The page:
Without EDI

With EDI

Manual entry of purchase orders, advanced shipping notifications (ASN) and invoices takes staff many hours. Delays and human errors proliferate. Automatic ordering and electronic generation of POs, ASNs and invoices can be handled by one or two people. Human errors are reduced or eliminated.
Failing to receive a purchase order acknowledgement (POA) and/or advanced shipping notification, only to discover the delivered product is less than the quantity originally ordered. POAs, ASNs and invoices automatically generated and delivered after a certain milestone triggers during the transaction. Buyers are notified of all changes and stay updated on delivery status.
Manual three-way matching of POs, invoices and receiving documents requires a lot of time, effort and staff resources. Automatic three-way matching that only flags inconsistencies, thus reducing the need for human intervention.
Constant monitoring of inventory levels to reorder more product before a stockout. Set up alerts to notify buyers of low inventory levels or trigger automatic reorders.
Only having bandwidth to monitor top performing suppliers and products. Other sales trends and opportunities are very likely being missed. Analytics lets you monitor more suppliers and SKUs. Ask all suppliers to help monitor and notify you with inventory updates and other data.
Discovering too late that sales of a certain product, or sales in a particular region, lagged or failed due to a solvable problem. Receive immediate notifications if sales of a product are too low or weirdly high at a location or region. Redirect inventory or fix the problem.
Finding new suppliers or products, especially if a supplier runs out of inventory or simply fails to consistently deliver the goods. Find and screen new suppliers who are already plugged into an EDI system with specific capabilities or in specific regions.

 

With EDI, you can automate so much of what used to be done by hand, you can run your back office with a fraction of the time, energy, resources and staff needed five or ten years ago. With an EDI system like SPS Commerce’s, working with dozens, hundreds or even thousands of trading partners can be even more manageable and profitable, and you won’t necessarily need to reduce the number of trading partners. This can increase profitability of all of your partners, and improve overall sales and profit margins by reducing time and effort to maintain all these relationships.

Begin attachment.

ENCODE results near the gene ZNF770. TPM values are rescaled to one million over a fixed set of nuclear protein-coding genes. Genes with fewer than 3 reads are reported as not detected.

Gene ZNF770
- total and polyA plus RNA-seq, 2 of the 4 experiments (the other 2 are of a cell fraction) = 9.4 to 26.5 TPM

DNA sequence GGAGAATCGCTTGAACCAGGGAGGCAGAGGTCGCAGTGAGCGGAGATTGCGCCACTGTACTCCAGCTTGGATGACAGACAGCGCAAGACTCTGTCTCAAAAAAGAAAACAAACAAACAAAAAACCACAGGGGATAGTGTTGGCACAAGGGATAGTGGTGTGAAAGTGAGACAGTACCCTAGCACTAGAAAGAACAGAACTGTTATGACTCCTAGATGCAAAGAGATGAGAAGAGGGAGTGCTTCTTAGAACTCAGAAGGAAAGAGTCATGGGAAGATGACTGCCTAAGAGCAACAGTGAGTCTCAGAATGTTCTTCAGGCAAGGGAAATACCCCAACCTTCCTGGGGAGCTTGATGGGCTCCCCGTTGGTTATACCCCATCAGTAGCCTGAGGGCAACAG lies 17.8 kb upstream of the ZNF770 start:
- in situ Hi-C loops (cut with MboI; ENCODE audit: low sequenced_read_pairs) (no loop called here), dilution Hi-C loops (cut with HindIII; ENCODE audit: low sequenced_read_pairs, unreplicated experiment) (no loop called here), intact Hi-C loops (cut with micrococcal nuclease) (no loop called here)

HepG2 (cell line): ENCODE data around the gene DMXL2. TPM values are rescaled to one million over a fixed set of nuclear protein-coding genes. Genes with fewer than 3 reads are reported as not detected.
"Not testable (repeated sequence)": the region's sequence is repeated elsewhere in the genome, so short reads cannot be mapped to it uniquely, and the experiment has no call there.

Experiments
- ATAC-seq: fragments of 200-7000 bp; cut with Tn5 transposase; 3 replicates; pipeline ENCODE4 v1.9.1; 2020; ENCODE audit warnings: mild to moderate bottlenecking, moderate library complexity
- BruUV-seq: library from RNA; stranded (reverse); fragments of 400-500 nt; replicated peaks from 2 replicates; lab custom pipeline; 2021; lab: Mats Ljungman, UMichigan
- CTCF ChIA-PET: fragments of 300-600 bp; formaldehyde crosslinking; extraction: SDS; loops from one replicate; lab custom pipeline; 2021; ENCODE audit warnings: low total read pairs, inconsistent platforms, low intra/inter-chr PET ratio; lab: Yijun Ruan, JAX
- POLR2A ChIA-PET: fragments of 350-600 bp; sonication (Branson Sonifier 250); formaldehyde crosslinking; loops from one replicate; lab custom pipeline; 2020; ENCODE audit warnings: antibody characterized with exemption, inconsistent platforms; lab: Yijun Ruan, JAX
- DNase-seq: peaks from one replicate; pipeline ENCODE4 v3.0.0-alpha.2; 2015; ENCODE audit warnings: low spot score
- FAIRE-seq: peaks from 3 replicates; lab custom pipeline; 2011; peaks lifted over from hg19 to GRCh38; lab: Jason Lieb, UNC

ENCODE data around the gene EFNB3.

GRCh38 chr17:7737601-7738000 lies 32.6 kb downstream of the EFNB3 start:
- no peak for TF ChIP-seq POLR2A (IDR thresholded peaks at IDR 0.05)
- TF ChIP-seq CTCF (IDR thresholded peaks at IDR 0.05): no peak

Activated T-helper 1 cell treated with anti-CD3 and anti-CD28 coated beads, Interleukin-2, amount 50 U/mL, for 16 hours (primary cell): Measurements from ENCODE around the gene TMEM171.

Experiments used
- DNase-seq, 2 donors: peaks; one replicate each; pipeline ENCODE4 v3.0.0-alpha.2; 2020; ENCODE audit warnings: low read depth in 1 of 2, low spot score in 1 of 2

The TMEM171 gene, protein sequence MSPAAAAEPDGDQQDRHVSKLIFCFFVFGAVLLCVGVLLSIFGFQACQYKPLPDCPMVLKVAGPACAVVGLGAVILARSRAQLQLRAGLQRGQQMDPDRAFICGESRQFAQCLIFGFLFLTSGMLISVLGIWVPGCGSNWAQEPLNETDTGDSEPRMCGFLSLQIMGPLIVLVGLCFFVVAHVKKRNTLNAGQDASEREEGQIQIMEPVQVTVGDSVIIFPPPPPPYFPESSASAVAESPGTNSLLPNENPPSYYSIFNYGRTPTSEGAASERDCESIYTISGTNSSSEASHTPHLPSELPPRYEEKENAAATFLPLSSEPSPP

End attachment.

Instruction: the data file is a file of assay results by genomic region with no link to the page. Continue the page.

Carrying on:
Consolidating suppliers might not be the only answer. With EDI, you can improve supplier relations, achieve 100 percent compliance from your suppliers and get a better handle on your overall supply chain. To learn more, please visit the SPS Commerce website, or ask to speak to one of our EDI specialists to answer your questions or demonstrate the product.

Get products in the hands of more consumers.

Get products in the hands of more consumers.

Automate processes, integrate systems, manage item info, gain data insights and more with SPS solutions.

Scott Bolduc

Scott Bolduc

Director of Supply Chain Strategy at SPS Commerce
Scott Bolduc is a multi-time winner of the Supply & Demand Chain Executive Pros to Know. He has worked with e-commerce retailers on their growth strategies and helped retailers transform their freight spending strategies to maximize efficiencies.
Scott Bolduc

1 Comment

  1. alessandramenzani

    Thank you for reading, Dex.

    Reply